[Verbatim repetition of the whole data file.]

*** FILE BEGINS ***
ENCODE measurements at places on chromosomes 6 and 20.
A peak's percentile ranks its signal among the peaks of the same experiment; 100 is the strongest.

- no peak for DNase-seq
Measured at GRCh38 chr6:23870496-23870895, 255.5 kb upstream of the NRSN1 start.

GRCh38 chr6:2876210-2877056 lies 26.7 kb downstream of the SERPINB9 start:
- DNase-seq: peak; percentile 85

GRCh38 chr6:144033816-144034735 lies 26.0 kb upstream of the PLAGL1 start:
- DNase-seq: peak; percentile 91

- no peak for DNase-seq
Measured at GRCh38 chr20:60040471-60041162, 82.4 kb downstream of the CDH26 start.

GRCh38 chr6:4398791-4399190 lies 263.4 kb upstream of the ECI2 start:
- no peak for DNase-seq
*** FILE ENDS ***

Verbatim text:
ENCODE measurements at places on chromosomes 6 and 20.
A peak's percentile ranks its signal among the peaks of the same experiment; 100 is the strongest.

- no peak for DNase-seq
Measured at GRCh38 chr6:23870496-23870895, 255.5 kb upstream of the NRSN1 start.

GRCh38 chr6:2876210-2877056 lies 26.7 kb downstream of the SERPINB9 start:
- DNase-seq: peak; percentile 85

GRCh38 chr6:144033816-144034735 lies 26.0 kb upstream of the PLAGL1 start:
- DNase-seq: peak; percentile 91

- no peak for DNase-seq
Measured at GRCh38 chr20:60040471-60041162, 82.4 kb downstream of the CDH26 start.

GRCh38 chr6:4398791-4399190 lies 263.4 kb upstream of the ECI2 start:
- no peak for DNase-seq